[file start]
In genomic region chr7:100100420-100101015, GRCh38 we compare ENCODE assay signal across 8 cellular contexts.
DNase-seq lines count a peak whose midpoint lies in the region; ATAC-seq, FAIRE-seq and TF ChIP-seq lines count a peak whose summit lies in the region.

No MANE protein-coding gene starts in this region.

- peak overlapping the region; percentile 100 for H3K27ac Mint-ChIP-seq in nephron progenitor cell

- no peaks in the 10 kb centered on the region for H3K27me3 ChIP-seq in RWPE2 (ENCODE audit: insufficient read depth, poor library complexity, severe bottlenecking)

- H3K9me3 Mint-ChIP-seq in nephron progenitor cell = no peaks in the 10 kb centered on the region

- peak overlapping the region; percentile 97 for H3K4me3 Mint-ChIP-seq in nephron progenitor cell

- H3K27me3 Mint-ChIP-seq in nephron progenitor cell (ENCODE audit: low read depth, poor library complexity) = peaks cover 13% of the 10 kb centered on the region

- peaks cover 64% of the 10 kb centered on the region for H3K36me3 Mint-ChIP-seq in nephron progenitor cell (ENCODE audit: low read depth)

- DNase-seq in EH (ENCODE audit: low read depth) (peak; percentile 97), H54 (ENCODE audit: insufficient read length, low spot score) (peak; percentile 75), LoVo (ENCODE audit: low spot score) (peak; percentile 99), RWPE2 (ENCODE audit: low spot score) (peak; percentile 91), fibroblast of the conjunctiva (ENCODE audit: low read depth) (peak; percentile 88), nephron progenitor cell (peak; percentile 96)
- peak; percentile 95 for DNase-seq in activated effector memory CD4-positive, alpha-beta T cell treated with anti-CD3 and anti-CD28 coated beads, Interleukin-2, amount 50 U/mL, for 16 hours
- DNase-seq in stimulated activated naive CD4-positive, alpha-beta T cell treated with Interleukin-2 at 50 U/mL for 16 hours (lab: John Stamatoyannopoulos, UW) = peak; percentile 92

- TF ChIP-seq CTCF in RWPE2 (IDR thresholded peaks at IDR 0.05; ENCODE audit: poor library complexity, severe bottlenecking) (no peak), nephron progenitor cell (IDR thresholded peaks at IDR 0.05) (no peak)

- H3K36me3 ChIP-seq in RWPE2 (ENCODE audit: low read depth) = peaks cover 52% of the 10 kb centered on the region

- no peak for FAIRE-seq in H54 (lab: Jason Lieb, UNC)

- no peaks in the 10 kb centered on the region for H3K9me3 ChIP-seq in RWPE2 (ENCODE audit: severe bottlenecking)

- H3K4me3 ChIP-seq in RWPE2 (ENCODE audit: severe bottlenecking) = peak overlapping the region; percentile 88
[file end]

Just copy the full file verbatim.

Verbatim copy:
In genomic region chr7:100100420-100101015, GRCh38 we compare ENCODE assay signal across 8 cellular contexts.
DNase-seq lines count a peak whose midpoint lies in the region; ATAC-seq, FAIRE-seq and TF ChIP-seq lines count a peak whose summit lies in the region.

No MANE protein-coding gene starts in this region.

- peak overlapping the region; percentile 100 for H3K27ac Mint-ChIP-seq in nephron progenitor cell

- no peaks in the 10 kb centered on the region for H3K27me3 ChIP-seq in RWPE2 (ENCODE audit: insufficient read depth, poor library complexity, severe bottlenecking)

- H3K9me3 Mint-ChIP-seq in nephron progenitor cell = no peaks in the 10 kb centered on the region

- peak overlapping the region; percentile 97 for H3K4me3 Mint-ChIP-seq in nephron progenitor cell

- H3K27me3 Mint-ChIP-seq in nephron progenitor cell (ENCODE audit: low read depth, poor library complexity) = peaks cover 13% of the 10 kb centered on the region

- peaks cover 64% of the 10 kb centered on the region for H3K36me3 Mint-ChIP-seq in nephron progenitor cell (ENCODE audit: low read depth)

- DNase-seq in EH (ENCODE audit: low read depth) (peak; percentile 97), H54 (ENCODE audit: insufficient read length, low spot score) (peak; percentile 75), LoVo (ENCODE audit: low spot score) (peak; percentile 99), RWPE2 (ENCODE audit: low spot score) (peak; percentile 91), fibroblast of the conjunctiva (ENCODE audit: low read depth) (peak; percentile 88), nephron progenitor cell (peak; percentile 96)
- peak; percentile 95 for DNase-seq in activated effector memory CD4-positive, alpha-beta T cell treated with anti-CD3 and anti-CD28 coated beads, Interleukin-2, amount 50 U/mL, for 16 hours
- DNase-seq in stimulated activated naive CD4-positive, alpha-beta T cell treated with Interleukin-2 at 50 U/mL for 16 hours (lab: John Stamatoyannopoulos, UW) = peak; percentile 92

- TF ChIP-seq CTCF in RWPE2 (IDR thresholded peaks at IDR 0.05; ENCODE audit: poor library complexity, severe bottlenecking) (no peak), nephron progenitor cell (IDR thresholded peaks at IDR 0.05) (no peak)

- H3K36me3 ChIP-seq in RWPE2 (ENCODE audit: low read depth) = peaks cover 52% of the 10 kb centered on the region

- no peak for FAIRE-seq in H54 (lab: Jason Lieb, UNC)

- no peaks in the 10 kb centered on the region for H3K9me3 ChIP-seq in RWPE2 (ENCODE audit: severe bottlenecking)

- H3K4me3 ChIP-seq in RWPE2 (ENCODE audit: severe bottlenecking) = peak overlapping the region; percentile 88